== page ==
By contrast  to Mearsheimer’s pessimistic  assumptions, Liberal Complex Interdependence is optimistic about the possibility of a peaceful rise of China. Robert  Keohane and Joseph Nye in the ‘power and interdependence’ argued that under conditions of Complex interdependence the military force will have less utility.  CI believes that  great power  relations be managed through diplomacy and international organisations.  In 2017, Joseph Nye with the Project Syndicate argued that Structural realism misses the engagement and growth of economic interdependence between the US and China.  Nye  believes that ‘’China can rise peacefully, that there is no need for the US and China to go to war.'’ During Barack Obama's presidency, the U. S has been committed to engaging China, not containing it.  Liberals believe that if China could be made both democratic and prosperous, will not engage in security competition with America. Mearshiemer who advocates tougher scrutiny of Chinese policies pointed out that ‘’the U.S. foreign policy on China to engage or to foster trade are “misguided and doomed to fail, that a rich China and the United States are more likely to participate in  security competition.” However, I believe that an outcome will also depend on American responds to the rise of China and On the Trump Administration’s position towards the South China Sea and Taiwan. For example, China considers Taiwan to be part of China and unification of China is the key priority of the project China Dream of 2012. Therefore, president Trump’s phone call with the leader of Taiwan was a highly provocative act, because since Nixon's historic visit to China in 1972, the US has accepted the so called “One China” principle. If, for example, Trump’s America will support Taiwan’s independence, and Taiwan declares independence, then a war, including a nuclear war between China and the U.S. becomes more likely. Recently we have seen kind of a soft power competition; China’s government has been actively trying to take advantage of The U.S. declining prestige on international stage, and replaces itself as a defender of multilateralism and the Paris Climate Accord, from which President Trump has withdrawn America.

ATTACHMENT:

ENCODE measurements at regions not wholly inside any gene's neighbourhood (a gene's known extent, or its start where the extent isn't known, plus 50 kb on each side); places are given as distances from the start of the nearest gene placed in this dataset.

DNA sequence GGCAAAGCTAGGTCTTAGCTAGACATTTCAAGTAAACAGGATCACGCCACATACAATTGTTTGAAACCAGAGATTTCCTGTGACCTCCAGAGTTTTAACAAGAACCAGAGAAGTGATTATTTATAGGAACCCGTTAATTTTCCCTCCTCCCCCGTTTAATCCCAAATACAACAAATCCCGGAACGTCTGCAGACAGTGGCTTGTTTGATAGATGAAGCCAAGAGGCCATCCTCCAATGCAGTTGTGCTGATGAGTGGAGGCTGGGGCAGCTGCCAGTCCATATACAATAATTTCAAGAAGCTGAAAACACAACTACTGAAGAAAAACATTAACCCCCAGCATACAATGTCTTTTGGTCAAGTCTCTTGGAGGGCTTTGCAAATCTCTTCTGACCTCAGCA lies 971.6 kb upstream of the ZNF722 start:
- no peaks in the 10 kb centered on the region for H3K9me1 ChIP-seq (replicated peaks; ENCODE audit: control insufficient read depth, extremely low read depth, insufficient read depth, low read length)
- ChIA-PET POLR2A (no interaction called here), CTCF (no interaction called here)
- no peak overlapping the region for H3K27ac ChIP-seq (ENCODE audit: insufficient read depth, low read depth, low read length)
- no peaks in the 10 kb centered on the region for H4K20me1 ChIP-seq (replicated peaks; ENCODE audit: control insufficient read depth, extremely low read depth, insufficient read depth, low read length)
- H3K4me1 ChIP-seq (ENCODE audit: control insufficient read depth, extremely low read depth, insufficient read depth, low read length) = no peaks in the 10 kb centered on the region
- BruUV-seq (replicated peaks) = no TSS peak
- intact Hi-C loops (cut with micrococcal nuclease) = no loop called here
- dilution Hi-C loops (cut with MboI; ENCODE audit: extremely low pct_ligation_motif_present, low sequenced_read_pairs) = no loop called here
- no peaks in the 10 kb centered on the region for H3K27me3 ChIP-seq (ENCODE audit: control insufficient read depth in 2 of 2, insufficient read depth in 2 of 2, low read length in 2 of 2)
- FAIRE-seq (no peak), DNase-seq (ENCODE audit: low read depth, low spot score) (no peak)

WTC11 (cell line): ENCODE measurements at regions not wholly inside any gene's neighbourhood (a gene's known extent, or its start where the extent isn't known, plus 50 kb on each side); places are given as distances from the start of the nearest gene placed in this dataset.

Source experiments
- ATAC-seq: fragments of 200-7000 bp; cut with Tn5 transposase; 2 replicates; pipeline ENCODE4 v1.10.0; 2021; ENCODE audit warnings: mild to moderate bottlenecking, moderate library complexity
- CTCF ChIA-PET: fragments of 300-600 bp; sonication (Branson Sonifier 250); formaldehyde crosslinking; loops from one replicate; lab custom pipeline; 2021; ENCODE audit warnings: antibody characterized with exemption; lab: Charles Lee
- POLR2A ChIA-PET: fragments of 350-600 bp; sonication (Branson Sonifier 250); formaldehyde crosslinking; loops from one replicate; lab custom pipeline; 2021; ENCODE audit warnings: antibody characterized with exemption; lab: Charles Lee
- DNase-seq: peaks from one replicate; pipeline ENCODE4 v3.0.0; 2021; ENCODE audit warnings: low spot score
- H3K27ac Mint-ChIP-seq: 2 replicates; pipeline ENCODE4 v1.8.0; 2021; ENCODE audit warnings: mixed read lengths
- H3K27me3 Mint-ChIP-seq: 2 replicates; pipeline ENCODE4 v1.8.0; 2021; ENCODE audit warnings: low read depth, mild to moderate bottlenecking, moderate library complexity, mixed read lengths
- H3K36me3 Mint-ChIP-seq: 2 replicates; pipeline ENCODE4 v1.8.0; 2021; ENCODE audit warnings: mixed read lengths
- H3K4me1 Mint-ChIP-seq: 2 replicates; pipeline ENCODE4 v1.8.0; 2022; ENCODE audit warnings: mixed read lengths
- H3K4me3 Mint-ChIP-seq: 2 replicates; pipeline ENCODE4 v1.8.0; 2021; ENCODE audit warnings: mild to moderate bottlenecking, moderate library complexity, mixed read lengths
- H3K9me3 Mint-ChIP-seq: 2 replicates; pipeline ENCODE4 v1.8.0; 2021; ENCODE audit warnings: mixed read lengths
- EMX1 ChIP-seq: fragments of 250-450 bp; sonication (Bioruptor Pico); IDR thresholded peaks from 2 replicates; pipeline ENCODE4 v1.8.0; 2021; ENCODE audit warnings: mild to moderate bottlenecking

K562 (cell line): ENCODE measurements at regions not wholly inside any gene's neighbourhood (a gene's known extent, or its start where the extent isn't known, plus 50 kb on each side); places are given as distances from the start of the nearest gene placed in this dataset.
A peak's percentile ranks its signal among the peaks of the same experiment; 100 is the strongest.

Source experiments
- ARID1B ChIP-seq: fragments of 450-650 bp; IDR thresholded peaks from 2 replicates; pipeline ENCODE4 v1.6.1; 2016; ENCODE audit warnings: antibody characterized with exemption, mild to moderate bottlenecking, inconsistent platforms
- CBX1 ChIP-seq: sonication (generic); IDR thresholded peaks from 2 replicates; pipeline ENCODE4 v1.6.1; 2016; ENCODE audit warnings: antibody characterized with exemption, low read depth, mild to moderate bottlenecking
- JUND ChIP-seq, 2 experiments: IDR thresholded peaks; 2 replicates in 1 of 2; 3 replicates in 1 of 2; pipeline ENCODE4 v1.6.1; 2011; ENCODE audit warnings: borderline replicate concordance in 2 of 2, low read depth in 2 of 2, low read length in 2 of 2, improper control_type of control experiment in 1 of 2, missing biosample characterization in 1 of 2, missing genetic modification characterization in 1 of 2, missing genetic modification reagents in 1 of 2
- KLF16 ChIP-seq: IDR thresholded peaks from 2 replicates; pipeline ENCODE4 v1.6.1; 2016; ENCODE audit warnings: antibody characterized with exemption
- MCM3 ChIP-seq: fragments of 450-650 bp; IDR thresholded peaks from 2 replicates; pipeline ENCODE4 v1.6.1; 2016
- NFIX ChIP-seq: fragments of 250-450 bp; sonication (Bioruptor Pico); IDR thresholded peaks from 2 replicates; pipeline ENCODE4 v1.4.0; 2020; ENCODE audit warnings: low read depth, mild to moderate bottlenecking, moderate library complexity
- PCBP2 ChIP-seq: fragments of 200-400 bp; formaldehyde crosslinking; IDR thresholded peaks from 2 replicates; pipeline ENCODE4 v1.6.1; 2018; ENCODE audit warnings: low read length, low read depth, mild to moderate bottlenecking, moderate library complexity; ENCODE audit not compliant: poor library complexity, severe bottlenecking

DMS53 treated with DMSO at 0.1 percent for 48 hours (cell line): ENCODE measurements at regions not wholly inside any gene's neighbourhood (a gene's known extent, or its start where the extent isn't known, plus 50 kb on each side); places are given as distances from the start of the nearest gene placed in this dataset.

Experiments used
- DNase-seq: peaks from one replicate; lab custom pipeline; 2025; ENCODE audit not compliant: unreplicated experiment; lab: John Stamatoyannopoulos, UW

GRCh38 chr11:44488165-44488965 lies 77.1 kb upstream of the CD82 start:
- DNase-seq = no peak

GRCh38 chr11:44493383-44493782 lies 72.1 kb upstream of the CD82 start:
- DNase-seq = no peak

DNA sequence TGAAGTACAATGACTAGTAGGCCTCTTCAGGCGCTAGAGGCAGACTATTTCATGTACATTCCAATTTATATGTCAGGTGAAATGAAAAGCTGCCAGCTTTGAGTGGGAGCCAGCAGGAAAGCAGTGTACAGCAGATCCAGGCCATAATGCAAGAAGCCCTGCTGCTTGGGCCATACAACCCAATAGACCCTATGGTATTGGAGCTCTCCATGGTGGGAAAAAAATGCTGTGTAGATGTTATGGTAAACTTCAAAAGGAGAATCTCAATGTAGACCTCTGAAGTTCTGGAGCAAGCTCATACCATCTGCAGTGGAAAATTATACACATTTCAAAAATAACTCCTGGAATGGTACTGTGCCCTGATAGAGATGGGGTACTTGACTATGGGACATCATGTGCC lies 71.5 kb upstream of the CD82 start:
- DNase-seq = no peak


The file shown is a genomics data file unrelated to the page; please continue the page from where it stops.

Nixon's historic visit to China in 1972
This essay shows that, Structural realism believes that international politics is governed by the structure not the human nature.  The rise of China is the key issue of the 21st century. Whether the rise of China will continue peacefully or not, Structural realism and liberal CI provides different perspectives. According to Mearsheimer, China cannot rise peacefully; this is because the anarchic structure of the international system requires states to seek hegemony at the expense of other states. By contrast of Structural realism, Liberal CI believes that under conditions of Complex interdependence the military force will have less utility. Joseph Nye believes that the U. S and China can overcome anarchy based on common interests and engagement.  However, Structural realists strongly believe ‘’an uncertainty over rising China’s intentions will force the US to abandon its policy of engagement, and regardless of their economic interdependence, the US and China will engage in security competition with the potential for war.’’  I, also believe that  because of China's economic liberalization does not led to political liberalization, that China remains a  most repressive authoritarian state, the so called China’s ''peaceful rise'' to great power status already is not peaceful at all.